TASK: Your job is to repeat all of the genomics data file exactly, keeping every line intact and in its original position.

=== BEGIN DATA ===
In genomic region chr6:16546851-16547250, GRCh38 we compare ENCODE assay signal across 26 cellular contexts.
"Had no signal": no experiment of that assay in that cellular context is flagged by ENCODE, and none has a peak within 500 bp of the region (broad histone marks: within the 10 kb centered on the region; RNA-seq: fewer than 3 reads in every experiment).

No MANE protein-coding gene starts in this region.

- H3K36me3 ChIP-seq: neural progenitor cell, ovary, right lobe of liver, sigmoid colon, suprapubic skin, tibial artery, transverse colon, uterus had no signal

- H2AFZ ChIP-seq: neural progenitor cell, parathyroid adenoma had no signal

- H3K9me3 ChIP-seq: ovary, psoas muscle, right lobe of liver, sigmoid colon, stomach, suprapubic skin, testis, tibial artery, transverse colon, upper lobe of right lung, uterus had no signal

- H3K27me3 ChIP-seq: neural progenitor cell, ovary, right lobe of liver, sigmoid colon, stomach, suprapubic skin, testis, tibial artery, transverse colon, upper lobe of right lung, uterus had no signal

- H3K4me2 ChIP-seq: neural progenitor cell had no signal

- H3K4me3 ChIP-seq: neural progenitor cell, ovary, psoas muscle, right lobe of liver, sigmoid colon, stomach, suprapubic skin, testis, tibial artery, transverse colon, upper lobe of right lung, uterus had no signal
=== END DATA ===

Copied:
In genomic region chr6:16546851-16547250, GRCh38 we compare ENCODE assay signal across 26 cellular contexts.
"Had no signal": no experiment of that assay in that cellular context is flagged by ENCODE, and none has a peak within 500 bp of the region (broad histone marks: within the 10 kb centered on the region; RNA-seq: fewer than 3 reads in every experiment).

No MANE protein-coding gene starts in this region.

- H3K36me3 ChIP-seq: neural progenitor cell, ovary, right lobe of liver, sigmoid colon, suprapubic skin, tibial artery, transverse colon, uterus had no signal

- H2AFZ ChIP-seq: neural progenitor cell, parathyroid adenoma had no signal

- H3K9me3 ChIP-seq: ovary, psoas muscle, right lobe of liver, sigmoid colon, stomach, suprapubic skin, testis, tibial artery, transverse colon, upper lobe of right lung, uterus had no signal

- H3K27me3 ChIP-seq: neural progenitor cell, ovary, right lobe of liver, sigmoid colon, stomach, suprapubic skin, testis, tibial artery, transverse colon, upper lobe of right lung, uterus had no signal

- H3K4me2 ChIP-seq: neural progenitor cell had no signal

- H3K4me3 ChIP-seq: neural progenitor cell, ovary, psoas muscle, right lobe of liver, sigmoid colon, stomach, suprapubic skin, testis, tibial artery, transverse colon, upper lobe of right lung, uterus had no signal